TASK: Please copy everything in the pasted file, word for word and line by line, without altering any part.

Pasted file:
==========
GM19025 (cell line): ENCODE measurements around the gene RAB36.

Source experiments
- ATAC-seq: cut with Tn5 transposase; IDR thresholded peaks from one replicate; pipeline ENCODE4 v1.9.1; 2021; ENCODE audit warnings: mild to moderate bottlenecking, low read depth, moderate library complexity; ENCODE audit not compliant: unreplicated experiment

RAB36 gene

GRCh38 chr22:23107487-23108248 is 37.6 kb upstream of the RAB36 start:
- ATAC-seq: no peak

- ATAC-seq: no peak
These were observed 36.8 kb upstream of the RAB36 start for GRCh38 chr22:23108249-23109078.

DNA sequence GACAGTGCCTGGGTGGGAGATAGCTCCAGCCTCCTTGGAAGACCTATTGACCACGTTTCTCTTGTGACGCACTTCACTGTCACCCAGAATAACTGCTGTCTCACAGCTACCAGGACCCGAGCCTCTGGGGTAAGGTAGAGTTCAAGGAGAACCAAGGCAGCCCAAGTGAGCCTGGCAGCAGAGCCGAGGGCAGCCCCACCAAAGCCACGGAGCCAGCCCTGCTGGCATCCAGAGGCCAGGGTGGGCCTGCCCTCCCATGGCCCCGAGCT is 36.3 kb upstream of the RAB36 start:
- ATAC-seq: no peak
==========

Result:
GM19025 (cell line): ENCODE measurements around the gene RAB36.

Source experiments
- ATAC-seq: cut with Tn5 transposase; IDR thresholded peaks from one replicate; pipeline ENCODE4 v1.9.1; 2021; ENCODE audit warnings: mild to moderate bottlenecking, low read depth, moderate library complexity; ENCODE audit not compliant: unreplicated experiment

RAB36 gene

GRCh38 chr22:23107487-23108248 is 37.6 kb upstream of the RAB36 start:
- ATAC-seq: no peak

- ATAC-seq: no peak
These were observed 36.8 kb upstream of the RAB36 start for GRCh38 chr22:23108249-23109078.

DNA sequence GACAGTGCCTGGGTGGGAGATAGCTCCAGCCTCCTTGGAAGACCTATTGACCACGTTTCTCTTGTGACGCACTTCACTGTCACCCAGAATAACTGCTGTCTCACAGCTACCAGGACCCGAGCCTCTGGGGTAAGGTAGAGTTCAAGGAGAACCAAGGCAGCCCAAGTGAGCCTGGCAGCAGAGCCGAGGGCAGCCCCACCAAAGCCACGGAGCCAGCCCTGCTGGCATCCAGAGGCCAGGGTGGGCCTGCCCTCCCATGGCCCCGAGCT is 36.3 kb upstream of the RAB36 start:
- ATAC-seq: no peak